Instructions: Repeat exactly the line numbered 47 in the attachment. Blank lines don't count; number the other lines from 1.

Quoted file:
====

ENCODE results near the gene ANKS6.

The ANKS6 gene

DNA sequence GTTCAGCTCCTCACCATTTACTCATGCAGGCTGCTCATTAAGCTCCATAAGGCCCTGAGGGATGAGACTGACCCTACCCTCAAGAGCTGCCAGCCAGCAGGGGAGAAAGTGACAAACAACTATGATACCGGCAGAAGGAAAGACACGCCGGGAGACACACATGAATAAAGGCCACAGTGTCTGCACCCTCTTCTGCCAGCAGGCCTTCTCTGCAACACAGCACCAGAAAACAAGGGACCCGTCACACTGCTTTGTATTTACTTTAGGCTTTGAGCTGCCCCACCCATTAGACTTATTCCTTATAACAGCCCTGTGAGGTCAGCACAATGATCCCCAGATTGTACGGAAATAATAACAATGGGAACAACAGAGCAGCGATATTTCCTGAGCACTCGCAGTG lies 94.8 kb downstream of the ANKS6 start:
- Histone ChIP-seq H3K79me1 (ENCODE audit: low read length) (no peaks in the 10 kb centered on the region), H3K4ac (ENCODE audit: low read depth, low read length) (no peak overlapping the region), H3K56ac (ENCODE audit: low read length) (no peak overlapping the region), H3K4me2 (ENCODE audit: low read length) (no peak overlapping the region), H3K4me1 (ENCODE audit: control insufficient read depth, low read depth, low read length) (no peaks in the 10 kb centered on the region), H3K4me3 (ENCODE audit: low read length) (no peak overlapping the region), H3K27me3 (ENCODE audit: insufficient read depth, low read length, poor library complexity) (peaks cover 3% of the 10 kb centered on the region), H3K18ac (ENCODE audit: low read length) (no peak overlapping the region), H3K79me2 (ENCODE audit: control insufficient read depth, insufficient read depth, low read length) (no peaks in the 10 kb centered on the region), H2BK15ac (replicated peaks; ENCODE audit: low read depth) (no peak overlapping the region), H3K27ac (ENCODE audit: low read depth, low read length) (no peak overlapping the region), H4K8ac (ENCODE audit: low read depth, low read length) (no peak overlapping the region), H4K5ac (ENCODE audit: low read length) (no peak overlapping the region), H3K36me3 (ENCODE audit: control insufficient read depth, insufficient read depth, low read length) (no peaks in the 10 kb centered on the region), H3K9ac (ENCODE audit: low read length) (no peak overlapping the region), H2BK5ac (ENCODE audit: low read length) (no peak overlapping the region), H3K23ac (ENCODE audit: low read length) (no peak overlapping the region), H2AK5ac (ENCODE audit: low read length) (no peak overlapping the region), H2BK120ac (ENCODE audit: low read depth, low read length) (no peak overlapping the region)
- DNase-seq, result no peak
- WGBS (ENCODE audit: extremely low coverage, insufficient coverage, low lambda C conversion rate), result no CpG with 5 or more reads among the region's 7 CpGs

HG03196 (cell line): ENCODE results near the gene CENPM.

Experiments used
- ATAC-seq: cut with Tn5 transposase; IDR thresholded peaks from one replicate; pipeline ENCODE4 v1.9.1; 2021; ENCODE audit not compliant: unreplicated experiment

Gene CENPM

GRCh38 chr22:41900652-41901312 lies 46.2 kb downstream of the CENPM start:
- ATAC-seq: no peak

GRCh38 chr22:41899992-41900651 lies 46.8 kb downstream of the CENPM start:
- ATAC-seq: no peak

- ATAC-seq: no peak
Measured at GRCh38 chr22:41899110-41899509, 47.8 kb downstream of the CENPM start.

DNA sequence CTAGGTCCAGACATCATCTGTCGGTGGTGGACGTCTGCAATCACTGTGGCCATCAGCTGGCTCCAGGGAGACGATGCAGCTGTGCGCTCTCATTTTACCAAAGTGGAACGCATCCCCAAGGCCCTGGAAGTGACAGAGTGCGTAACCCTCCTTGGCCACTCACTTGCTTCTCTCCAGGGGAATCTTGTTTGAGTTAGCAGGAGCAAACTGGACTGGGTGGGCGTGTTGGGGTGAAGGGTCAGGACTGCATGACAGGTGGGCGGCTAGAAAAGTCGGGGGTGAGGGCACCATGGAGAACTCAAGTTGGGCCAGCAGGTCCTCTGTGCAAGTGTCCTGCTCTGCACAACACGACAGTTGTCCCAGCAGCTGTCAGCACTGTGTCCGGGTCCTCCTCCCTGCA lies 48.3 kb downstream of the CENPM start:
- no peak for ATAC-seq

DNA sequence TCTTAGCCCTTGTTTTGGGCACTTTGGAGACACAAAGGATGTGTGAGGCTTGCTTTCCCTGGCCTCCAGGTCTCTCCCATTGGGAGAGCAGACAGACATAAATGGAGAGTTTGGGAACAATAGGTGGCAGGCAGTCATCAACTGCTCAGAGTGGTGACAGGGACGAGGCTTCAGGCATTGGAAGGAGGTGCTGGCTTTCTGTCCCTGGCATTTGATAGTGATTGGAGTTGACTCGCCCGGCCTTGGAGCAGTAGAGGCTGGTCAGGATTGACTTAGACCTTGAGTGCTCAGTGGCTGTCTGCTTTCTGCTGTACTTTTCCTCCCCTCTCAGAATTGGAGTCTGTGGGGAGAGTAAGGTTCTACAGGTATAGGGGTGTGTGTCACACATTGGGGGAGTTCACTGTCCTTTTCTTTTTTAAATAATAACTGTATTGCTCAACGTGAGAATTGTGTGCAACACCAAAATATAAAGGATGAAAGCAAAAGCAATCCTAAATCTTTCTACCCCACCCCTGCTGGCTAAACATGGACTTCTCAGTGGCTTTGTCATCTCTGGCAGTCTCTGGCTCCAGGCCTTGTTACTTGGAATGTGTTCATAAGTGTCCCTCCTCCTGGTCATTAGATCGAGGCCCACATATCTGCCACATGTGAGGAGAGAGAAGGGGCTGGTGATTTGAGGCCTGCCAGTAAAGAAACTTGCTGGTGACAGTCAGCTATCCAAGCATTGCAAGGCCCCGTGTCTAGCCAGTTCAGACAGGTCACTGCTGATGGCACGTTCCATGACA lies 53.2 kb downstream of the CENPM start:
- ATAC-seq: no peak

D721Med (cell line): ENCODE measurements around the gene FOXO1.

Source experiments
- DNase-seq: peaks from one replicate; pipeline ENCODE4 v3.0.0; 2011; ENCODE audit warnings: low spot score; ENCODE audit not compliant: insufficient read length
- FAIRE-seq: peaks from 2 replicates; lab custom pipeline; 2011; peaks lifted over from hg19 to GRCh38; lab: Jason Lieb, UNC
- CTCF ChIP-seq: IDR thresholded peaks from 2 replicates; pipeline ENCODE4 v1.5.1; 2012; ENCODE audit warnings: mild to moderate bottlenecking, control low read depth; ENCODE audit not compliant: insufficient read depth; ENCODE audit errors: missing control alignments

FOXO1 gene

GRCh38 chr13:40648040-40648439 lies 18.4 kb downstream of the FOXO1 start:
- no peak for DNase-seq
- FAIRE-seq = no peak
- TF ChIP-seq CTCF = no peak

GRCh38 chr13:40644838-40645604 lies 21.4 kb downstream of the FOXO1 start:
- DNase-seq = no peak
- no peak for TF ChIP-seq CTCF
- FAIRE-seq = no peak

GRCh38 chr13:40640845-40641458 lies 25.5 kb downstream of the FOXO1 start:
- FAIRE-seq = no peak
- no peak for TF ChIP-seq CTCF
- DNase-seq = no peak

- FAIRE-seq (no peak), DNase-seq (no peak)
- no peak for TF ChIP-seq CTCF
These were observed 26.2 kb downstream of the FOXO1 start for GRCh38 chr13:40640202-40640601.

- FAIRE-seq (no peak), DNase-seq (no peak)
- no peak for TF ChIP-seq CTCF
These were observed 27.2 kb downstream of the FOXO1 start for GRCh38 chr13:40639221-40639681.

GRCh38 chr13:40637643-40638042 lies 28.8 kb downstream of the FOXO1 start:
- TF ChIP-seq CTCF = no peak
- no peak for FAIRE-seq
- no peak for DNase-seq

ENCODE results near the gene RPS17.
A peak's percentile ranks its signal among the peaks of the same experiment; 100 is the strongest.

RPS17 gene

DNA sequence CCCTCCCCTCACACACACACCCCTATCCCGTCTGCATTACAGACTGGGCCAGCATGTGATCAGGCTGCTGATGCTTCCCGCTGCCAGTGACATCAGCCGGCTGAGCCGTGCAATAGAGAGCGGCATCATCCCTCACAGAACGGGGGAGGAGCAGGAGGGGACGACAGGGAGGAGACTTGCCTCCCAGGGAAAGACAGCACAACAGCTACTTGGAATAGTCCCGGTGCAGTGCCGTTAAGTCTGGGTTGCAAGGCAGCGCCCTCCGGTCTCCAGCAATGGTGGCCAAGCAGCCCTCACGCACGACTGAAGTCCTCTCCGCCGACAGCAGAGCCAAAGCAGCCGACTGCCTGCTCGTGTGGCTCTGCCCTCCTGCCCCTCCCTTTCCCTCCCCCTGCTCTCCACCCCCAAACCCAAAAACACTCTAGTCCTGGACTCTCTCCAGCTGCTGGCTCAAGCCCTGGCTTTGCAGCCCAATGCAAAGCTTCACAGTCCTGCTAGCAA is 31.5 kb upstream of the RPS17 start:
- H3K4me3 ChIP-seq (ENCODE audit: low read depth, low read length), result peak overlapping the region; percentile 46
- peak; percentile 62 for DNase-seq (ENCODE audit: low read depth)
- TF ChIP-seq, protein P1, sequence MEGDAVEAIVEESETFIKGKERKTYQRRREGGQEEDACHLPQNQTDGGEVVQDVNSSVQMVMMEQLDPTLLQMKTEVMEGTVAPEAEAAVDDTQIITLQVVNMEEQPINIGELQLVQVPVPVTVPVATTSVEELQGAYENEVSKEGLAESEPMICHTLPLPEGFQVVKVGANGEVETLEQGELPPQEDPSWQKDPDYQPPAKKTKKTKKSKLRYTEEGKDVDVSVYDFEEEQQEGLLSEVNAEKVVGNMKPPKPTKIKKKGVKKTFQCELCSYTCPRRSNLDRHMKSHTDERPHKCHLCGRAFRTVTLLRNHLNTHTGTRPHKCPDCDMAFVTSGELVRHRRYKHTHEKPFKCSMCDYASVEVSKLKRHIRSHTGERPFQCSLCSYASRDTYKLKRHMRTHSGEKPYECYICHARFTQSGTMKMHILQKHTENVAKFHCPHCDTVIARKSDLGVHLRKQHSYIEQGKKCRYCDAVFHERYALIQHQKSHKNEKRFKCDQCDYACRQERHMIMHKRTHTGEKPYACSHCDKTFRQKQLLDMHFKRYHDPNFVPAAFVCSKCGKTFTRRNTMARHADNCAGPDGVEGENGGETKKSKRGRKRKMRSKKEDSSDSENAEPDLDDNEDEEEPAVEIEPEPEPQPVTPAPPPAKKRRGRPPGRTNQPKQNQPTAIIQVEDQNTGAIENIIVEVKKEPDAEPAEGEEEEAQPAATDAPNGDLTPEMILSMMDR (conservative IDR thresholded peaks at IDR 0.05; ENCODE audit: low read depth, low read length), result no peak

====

- no peak for FAIRE-seq